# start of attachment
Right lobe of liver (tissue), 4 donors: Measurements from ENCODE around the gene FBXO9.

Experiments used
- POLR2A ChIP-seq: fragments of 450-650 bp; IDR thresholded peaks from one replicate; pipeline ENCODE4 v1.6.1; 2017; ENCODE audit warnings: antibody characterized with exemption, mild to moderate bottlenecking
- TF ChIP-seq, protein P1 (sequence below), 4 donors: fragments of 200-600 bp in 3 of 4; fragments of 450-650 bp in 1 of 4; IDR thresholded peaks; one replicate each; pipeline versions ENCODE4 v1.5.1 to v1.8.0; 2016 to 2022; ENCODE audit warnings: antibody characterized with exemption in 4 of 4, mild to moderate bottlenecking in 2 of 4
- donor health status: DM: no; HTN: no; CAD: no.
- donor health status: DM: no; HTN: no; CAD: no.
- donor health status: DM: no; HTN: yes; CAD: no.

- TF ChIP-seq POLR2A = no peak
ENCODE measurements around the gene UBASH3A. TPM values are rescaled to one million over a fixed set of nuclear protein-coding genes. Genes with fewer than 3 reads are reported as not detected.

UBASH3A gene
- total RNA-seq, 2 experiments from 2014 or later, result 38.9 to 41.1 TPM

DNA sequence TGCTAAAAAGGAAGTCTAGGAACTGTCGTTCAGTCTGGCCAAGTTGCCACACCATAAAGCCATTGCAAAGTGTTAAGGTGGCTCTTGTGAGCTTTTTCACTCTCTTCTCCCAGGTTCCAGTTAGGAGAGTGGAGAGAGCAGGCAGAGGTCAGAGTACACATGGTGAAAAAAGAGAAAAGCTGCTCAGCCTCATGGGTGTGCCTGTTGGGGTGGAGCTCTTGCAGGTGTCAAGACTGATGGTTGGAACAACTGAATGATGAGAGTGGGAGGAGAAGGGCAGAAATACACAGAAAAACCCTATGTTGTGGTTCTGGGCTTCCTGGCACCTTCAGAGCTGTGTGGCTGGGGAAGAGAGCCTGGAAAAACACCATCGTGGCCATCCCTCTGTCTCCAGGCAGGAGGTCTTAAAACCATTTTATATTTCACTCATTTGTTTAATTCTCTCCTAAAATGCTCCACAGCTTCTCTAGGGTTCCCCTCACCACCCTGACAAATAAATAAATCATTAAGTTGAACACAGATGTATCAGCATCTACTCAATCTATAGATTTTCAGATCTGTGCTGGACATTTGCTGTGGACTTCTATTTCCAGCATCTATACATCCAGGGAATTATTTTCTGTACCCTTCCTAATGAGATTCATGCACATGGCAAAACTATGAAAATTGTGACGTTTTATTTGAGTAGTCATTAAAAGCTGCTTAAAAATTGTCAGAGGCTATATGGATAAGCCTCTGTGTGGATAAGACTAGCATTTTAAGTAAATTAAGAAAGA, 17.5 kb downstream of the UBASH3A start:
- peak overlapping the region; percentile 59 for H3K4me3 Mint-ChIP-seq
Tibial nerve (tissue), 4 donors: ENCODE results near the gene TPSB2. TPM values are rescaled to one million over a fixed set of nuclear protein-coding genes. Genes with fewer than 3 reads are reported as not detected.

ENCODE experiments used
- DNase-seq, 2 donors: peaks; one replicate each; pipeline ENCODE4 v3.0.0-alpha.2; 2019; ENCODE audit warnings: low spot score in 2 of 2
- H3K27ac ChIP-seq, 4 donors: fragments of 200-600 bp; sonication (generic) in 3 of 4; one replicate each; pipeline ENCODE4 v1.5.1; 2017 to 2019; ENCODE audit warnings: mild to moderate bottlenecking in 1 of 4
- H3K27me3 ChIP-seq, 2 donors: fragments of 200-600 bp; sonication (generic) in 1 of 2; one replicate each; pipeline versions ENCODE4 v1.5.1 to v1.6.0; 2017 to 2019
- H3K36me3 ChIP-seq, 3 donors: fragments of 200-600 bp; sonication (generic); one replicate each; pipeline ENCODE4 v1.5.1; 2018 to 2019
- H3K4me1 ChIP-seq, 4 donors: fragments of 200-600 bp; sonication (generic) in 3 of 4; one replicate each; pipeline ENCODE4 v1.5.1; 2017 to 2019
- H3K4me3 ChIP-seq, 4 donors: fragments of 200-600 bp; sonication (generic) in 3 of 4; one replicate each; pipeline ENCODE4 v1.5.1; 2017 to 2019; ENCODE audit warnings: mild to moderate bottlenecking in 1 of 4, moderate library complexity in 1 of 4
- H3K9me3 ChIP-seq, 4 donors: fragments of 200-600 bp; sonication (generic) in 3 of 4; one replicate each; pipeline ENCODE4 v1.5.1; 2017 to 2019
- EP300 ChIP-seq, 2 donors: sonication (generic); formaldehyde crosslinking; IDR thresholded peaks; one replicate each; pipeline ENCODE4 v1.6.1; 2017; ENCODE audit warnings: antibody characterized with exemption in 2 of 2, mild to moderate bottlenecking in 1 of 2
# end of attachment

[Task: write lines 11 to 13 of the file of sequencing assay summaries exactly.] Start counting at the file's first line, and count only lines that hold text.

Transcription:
- total RNA-seq, 2 experiments from 2014 or later, result 38.9 to 41.1 TPM

DNA sequence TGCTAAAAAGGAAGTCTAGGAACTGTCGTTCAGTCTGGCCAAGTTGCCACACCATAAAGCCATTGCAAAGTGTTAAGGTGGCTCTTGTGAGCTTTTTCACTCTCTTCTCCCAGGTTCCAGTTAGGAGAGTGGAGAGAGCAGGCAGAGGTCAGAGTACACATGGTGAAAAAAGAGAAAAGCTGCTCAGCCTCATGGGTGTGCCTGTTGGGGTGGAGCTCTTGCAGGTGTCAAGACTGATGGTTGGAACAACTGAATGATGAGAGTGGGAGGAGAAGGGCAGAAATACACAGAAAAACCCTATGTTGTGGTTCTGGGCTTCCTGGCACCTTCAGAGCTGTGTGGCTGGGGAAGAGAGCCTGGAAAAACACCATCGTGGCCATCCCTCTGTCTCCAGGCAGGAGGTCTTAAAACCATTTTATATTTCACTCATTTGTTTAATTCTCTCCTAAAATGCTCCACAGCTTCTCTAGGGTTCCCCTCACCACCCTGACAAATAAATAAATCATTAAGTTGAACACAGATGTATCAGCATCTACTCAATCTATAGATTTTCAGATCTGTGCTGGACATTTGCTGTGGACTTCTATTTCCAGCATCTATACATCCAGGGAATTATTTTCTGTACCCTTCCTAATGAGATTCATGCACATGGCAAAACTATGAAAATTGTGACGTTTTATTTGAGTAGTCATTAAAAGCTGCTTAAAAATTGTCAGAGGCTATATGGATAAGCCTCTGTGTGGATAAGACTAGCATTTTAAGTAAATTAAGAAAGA, 17.5 kb downstream of the UBASH3A start:
- peak overlapping the region; percentile 59 for H3K4me3 Mint-ChIP-seq